"Hit us and we shall hit you ten times harder!" This is how General Muhammad Ali Jaafari, the recently appointed Commander-in-Chief of the Islamic Revolutionary Guard responded to speculation about a possible attack by Israel on Iran's nuclear installations.
An Iranian missile test in November 2008
President Mahmoud Ahmadinejad always assumed that once President George W. Bush was out of the White House, the United States would bite the bullet and accept a nuclear-armed Islamic Republic as a "regional superpower" in the Middle East. A change in US policy towards Iran would, in turn, make it impossible for Israel to contemplate military action against the Islamic Republic.
Two events convinced Ahmadinejad that his strategy was correct.
The first came in May 2006, when the Bush administration, then at the nadir of its unpopularity because things were not going well in Iraq, joined the line of supplicant Europeans begging Tehran to negotiate a deal.
This unexpected shift in Washington's policy produced the opposite effect.
Far from persuading Ahamdinejad that it was a good chance to defuse the situation, Secretary of State Condoleezza Rice's attempt at nuance and multilateral diplomacy convinced Tehran that the Americans had blinked.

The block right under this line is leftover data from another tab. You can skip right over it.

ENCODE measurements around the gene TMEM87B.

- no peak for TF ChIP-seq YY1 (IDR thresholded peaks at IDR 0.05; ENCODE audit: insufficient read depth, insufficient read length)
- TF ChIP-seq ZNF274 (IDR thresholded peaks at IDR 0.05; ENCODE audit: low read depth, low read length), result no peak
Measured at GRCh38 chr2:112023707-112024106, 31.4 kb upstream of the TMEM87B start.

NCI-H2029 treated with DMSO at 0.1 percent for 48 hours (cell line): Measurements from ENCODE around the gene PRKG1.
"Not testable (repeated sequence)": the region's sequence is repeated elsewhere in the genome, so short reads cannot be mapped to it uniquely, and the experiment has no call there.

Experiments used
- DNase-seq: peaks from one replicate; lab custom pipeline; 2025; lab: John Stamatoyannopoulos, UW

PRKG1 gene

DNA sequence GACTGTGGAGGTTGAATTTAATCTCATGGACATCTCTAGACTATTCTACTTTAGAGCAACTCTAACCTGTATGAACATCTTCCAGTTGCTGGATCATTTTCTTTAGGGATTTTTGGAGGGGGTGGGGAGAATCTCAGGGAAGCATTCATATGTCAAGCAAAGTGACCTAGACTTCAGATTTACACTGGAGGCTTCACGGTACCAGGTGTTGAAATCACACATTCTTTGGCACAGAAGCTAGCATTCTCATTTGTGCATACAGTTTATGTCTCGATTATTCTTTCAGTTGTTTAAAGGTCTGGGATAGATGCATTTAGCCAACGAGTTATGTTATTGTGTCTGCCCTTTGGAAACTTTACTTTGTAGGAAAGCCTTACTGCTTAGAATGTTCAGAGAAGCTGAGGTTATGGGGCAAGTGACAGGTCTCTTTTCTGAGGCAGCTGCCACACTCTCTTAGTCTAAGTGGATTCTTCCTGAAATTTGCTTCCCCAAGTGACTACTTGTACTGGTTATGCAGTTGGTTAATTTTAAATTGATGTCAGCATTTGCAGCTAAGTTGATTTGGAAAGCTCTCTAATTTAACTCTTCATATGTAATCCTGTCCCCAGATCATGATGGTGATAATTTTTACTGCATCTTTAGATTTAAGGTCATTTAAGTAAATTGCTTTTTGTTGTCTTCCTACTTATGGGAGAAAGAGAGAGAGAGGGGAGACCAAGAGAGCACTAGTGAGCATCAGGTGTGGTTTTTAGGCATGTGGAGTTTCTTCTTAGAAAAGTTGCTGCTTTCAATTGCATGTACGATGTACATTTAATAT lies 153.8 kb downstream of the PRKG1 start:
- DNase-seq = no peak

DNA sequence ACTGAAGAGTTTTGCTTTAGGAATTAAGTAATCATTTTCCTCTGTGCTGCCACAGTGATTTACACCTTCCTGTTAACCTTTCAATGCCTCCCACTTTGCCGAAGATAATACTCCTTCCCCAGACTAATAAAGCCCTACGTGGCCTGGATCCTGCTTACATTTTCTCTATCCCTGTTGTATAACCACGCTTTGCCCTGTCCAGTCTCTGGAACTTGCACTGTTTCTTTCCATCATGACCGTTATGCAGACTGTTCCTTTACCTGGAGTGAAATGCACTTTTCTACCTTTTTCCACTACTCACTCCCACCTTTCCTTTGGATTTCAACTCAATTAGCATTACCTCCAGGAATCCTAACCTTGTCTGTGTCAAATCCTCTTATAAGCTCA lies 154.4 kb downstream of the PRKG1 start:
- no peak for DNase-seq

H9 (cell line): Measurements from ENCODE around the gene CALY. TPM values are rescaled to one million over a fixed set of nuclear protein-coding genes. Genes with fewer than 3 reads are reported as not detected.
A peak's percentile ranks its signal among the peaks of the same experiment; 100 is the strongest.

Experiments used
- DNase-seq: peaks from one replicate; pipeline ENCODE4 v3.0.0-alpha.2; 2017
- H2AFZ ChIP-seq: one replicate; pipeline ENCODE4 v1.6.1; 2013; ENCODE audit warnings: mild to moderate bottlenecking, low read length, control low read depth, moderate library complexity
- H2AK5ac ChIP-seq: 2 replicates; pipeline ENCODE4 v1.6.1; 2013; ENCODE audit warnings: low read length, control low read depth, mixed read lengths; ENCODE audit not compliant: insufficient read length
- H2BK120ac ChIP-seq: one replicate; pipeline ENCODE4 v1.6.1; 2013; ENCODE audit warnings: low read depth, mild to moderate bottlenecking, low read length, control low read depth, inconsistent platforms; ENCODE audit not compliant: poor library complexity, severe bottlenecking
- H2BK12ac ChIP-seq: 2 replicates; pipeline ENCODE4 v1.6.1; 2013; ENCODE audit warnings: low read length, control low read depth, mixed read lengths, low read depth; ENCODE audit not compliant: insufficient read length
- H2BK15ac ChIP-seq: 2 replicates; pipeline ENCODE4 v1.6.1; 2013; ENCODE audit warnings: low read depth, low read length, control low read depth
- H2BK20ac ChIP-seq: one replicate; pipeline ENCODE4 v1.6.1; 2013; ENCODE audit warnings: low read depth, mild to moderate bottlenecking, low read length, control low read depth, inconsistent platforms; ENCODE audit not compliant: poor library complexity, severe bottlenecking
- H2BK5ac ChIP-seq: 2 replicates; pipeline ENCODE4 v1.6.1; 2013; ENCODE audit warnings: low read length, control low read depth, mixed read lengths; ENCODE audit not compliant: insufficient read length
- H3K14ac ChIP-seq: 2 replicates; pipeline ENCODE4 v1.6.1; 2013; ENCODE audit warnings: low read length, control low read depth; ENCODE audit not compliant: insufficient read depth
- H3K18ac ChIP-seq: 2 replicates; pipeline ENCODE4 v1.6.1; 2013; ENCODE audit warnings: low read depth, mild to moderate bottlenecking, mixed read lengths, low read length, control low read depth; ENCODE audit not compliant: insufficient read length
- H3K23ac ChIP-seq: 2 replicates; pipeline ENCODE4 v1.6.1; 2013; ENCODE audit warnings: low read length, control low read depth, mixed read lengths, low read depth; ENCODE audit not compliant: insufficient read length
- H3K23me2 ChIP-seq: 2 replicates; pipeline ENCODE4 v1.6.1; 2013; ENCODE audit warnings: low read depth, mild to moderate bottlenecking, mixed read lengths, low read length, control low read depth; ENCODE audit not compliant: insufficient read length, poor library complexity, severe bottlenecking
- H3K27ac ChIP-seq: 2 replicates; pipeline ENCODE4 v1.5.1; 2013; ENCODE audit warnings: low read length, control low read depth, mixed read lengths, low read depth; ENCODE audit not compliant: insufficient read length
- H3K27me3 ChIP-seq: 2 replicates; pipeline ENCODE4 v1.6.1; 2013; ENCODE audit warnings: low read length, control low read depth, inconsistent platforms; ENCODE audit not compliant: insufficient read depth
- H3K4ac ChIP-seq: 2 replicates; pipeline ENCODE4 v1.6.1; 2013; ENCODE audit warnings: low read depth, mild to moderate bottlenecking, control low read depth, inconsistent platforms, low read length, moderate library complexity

The second event that confirmed Ahmadinejad's belief that "America cannot do a damn thing" came with the 2007 US National Intelligence Estimate (NIE). Using language of obfuscation, the NIE claimed that Tehran had abandoned a key aspect of its nuclear program in 2003. The NIE undermined the whole case brought by the International Atomic Energy Agency (IAEA) against the Islamic Republic.
Whatever one might say about Ahmadinejad, one thing is certain: he plays an open hand. He is convinced that with Bush gone, the US does not have the stomach for a fight, let alone pre-emptive war.
He thinks the dominant mood in the US, and the West in general, is one of pre-emptive surrender.
Ahmadinejad may well be right: there is not going to be any war against the Islamic Republic.
President Barack Obama has decided to engage Iran unconditionally. This means he no longer insists that Iran should comply with the terms of three United Nations' Security Council resolutions that demand an end to its nuclear programme in its present form.
The 5+1 talks expected to open later this month will focus on a formula to "walk the camel down the roof" -- that is to say, find a face-saving way to give Obama his first diplomatic success while allowing the Islamic Republic to pursue its program.
The formula would include a provision under which Iran will make a solemn commitment not to develop nuclear weapons. This is not hard to do. The "Supreme Leader" Ali Khameini has already issued a fatwa, or religious edict, against nuclear arms. Iran analysts believe that, for the time being, the regime is interested in acquiring the wherewithal needed to make nuclear weapons without actually taking the final step towards manufacturing them.
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